Published by Interfaith Youth Core on Oct. 16, 2014
Just as the Better Together team at Ohio University was getting back to campus and getting their feet under them for this year’s campaign, something happened that changed everything.
On September 2, the newly elected president of Ohio U’s Student Senate uploaded a video response to the ALS Ice Bucket Challenge she was issued by the university’s president. Rather than a bucket of ice water, Megan Marzec dumped a bucket of fake blood over her head, while calling attention to the Israeli government’s treatment of the people of Palestine and calling on the university to divest from all academic and other institutions connected to or supportive of the government of Israel.
Within hours, the university president issued a statement distancing himself and the university from Marzec’s position. The Student Senate issued an apology for her actions, and made clear that her statement didn’t express the Senate’s opinion. And representatives of several Jewish and/or pro-Israel student groups showed up at the September 3 Senate meeting to call for Marzec’s resignation.
Then things went viral. Within days, Marzec’s email and Facebook were flooded with hate messages, death threats, rape threats, and vitriol from all over the world. The university and the local chapter of Hillel were deluged with phone calls and messages from concerned parents and donors, threatening to pull their students and/or money from a campus that (to them) was feeling more and more unsafe. It seemed like things couldn’t possibly get worse.
Things got worse. Members of Bobcats for Israel attended the September 10 Student Senate meeting and, as it was called to order, mounted a “filibuster,” reading a statement decrying Marzec and then reading testimonies from administrators at various universities arguing that academic sanctions were counterproductive. They held the floor for close to 40 minutes, while student senators, faculty members, and students shouted their disapproval, raised chants against them, and, at times, physically confronted them. Some at the meeting heard students call them “fascists” and “Nazis,” and video of the event captured something that sounded like “bring on the rope.” At that point Marzec called for a Senate vote on whether they should be removed from the meeting, and four of the protesting students were arrested and removed. Tensions were high.
Meanwhile, our Better Together campus organizers (remember them?) were busy planning our fourth annual 9/11 Interfaith Peace Walk. Started on the tenth anniversary of the 9/11 terrorist attacks, the Walk has offered an opportunity each September for hundreds of students and community members to come together to embody a different vision of what religious diversity might look like—people from all faiths united in their commitment to peace. It’s also served as a ready-made public kickoff to the year’s Better Together campaign—a way to get the name and the message out there, on the streets of Athens, in front of several hundred of our best and/or newest friends.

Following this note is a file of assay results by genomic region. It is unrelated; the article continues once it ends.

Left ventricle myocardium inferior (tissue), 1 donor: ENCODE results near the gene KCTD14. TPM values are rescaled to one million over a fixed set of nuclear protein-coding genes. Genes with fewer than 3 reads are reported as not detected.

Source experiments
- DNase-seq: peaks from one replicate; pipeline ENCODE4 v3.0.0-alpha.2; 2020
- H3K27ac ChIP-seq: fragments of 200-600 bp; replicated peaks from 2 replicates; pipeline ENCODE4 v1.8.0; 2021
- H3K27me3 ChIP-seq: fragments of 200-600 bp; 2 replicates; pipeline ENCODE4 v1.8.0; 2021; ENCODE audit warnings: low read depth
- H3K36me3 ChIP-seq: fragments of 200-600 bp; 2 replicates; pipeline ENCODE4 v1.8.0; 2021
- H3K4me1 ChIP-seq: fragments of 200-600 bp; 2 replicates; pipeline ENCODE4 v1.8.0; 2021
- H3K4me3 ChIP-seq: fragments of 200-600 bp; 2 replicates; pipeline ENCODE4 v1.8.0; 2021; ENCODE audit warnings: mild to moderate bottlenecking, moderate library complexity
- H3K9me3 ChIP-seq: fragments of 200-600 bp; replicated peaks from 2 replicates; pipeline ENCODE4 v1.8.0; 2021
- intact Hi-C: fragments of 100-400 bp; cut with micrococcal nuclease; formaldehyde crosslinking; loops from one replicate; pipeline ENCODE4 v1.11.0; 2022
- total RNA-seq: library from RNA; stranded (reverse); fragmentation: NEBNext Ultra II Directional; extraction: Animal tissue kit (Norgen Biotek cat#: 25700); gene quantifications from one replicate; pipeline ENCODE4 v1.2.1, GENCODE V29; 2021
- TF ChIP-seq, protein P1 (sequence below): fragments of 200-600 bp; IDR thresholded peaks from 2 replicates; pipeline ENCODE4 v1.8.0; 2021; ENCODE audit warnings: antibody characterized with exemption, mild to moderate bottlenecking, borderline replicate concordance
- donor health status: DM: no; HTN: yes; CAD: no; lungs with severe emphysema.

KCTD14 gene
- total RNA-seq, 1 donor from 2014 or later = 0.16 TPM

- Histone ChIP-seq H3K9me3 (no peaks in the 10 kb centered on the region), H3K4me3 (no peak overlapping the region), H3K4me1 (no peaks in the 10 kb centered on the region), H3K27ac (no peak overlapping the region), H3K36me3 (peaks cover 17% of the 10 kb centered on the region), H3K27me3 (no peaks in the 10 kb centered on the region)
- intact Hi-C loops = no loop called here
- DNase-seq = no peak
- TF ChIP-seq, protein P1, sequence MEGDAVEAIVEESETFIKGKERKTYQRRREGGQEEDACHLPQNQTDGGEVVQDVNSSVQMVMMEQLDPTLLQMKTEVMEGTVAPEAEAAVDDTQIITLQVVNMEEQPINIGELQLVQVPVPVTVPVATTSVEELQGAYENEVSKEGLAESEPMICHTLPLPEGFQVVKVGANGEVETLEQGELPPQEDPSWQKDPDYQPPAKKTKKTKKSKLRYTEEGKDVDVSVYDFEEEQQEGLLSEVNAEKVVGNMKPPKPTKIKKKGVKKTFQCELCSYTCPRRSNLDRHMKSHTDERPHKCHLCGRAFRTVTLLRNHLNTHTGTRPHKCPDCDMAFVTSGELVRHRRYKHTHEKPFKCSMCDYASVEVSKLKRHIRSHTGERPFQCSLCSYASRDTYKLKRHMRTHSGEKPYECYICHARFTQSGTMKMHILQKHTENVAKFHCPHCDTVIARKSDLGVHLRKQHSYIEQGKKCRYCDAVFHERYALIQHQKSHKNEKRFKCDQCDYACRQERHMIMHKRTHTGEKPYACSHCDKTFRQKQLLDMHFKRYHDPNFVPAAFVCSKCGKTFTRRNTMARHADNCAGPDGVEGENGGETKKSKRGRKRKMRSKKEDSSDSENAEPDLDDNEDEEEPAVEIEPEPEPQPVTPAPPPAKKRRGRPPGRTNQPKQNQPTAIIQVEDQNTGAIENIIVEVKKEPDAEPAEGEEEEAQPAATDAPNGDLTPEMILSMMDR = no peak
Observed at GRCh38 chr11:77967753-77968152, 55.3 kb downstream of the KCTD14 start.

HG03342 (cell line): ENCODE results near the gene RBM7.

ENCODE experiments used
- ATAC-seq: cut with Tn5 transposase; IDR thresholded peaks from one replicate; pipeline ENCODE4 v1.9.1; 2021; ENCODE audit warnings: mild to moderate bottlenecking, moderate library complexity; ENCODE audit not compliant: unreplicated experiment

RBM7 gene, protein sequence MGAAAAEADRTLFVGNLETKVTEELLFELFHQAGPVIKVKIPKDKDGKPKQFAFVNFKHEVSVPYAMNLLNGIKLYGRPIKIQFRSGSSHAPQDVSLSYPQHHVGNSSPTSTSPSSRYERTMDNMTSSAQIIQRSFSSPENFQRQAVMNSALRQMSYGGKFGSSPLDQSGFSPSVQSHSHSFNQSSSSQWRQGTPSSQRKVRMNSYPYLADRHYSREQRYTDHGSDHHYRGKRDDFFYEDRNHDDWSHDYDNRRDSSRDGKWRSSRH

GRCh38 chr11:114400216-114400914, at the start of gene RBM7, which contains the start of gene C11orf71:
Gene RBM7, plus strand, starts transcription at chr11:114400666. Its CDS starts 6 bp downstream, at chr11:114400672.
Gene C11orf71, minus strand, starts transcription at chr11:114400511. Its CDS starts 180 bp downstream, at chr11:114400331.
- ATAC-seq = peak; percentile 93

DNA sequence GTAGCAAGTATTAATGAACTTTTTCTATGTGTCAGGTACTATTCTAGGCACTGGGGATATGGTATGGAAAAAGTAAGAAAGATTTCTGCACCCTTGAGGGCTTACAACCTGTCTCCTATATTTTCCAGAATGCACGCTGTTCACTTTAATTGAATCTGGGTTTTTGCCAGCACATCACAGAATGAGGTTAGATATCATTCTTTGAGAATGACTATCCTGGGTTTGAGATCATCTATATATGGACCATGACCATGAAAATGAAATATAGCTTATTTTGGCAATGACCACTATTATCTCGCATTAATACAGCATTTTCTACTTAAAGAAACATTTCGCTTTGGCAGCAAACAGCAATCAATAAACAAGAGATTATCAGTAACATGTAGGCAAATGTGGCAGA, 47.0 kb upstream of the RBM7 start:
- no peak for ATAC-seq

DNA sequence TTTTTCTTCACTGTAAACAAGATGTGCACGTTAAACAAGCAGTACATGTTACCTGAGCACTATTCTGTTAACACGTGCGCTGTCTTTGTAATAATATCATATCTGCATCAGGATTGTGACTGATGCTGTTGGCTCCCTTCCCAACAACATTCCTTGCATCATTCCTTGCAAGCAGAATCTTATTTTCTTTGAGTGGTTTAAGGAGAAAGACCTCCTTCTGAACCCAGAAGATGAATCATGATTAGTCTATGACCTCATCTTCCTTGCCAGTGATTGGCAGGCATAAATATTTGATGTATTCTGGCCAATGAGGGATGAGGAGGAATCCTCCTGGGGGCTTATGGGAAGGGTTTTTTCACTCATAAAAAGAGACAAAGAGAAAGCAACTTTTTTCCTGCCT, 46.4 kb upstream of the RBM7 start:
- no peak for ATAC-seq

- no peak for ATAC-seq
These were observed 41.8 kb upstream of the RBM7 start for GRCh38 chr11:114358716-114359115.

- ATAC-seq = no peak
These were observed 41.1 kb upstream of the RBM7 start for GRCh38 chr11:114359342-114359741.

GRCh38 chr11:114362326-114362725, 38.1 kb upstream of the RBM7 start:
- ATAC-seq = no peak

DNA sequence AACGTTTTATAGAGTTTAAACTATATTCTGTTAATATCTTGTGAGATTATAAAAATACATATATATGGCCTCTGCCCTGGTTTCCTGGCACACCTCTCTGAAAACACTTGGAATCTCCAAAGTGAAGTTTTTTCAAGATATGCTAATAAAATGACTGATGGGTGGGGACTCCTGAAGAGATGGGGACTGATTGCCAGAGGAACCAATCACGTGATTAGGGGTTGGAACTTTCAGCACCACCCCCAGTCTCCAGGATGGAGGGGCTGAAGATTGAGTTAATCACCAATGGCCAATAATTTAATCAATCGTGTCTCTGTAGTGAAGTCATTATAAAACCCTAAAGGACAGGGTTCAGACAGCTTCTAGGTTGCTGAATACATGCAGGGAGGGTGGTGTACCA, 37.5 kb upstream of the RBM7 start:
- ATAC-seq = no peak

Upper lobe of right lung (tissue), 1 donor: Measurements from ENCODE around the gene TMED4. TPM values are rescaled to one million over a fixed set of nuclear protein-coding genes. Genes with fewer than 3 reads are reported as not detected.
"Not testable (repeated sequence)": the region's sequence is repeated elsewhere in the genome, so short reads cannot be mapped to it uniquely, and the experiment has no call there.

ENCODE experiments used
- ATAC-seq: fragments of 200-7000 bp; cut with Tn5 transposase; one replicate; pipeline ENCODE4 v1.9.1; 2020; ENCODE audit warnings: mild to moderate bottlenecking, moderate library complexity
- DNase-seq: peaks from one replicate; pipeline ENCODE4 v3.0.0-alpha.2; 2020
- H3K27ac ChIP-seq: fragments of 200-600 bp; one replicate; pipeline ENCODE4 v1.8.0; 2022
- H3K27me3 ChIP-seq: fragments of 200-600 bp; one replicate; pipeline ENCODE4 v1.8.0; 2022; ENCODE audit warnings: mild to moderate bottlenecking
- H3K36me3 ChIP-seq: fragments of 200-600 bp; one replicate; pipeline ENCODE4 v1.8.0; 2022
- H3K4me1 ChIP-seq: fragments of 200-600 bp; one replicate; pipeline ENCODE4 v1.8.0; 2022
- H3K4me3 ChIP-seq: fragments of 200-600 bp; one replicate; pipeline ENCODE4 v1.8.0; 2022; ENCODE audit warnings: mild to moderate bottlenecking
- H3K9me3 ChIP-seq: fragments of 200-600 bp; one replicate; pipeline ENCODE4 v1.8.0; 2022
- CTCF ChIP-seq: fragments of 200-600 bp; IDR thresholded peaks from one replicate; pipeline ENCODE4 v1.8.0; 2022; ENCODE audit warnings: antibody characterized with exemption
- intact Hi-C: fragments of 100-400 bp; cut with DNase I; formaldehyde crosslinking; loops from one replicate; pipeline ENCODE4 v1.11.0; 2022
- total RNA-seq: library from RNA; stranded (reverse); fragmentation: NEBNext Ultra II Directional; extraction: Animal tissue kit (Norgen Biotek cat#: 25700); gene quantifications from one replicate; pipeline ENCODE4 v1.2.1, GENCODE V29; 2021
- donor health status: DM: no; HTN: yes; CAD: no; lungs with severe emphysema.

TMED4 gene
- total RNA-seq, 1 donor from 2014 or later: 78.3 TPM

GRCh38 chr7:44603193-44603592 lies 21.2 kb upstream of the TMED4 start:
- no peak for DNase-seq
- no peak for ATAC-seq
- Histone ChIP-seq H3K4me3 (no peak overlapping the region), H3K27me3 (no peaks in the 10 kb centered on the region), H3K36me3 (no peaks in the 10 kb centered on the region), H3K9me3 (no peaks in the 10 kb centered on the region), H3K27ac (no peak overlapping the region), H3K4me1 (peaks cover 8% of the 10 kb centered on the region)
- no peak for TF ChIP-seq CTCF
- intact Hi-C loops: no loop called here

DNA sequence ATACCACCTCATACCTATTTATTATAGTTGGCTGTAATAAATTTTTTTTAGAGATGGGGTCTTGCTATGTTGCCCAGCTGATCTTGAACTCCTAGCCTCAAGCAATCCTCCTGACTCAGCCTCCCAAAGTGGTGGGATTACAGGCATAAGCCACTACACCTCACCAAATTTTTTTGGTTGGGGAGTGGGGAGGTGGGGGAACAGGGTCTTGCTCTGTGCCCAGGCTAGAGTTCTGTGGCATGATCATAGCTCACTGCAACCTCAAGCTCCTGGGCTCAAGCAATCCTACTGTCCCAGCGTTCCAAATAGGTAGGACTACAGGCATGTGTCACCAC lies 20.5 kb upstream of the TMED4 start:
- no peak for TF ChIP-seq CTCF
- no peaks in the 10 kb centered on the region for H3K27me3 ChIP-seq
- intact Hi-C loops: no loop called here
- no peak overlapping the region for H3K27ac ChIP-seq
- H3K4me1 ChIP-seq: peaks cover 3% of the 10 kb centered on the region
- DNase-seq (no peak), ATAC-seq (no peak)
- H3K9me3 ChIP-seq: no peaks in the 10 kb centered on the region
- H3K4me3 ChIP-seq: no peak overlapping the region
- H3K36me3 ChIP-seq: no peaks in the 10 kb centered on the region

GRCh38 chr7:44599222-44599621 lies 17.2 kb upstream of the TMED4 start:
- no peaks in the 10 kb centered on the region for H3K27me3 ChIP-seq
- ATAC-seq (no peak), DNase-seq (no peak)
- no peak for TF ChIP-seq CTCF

So, the day after four students were arrested at a Student Senate meeting where they called for the resignation of the duly elected Senate president, the week after the University was propelled onto the biggest stage many of us had ever imagined, we called people of all faiths together to walk for peace, and to cultivate peace from the inside out. “We’re at the center of a media storm, and right now peace seems pretty far away,” I said in my introductory remarks. “And yet however tempted by despair, we have brought our sore and heavy hearts here to be something extraordinary, together. It starts here. Right here, in our sore and heavy hearts, is where we need to begin to make peace.” And we walked—Protestants and Catholics, Jews and Muslims, Unitarians and agnostics and atheists and Buddhists. In silence, in quiet conversation, in community. At the end of the walk, in the light of the candles we held, we sang: “I’ve got peace like a river, Joy like a fountain, tears like the raindrops, strength like a mountain.”
In light of how everything changed, think about what Dean of Students Jenny Hall-Jones said at the walk: “There’s healing power in saying ‘This is who I am, and I’m standing next to someone very different from me, but we’re all in this together.'” Or what Student Senate Vice President Caitlyn McDaniel said after making the walk with students from the Muslim Student Association and Bobcats for Israel: “This was very necessary for the community, and it was a beautiful thing to see people coming together, especially today.” Think about seeing the president of Bobcats for Israel on the lawn of the campus Islamic Center, chatting with other students who came to the walk. Our work changes things.
It’s still too soon to know exactly how our community will respond to the interfaith challenge Megan Marzec raised. But we will respond. We’re planning panels and teach-ins and movie screenings. We’re beginning, here and there, to figure out how we can talk about all this. And in all these conversations we’re beginning to build the social capital that will make us resilient, that will empower us to face future controversies together.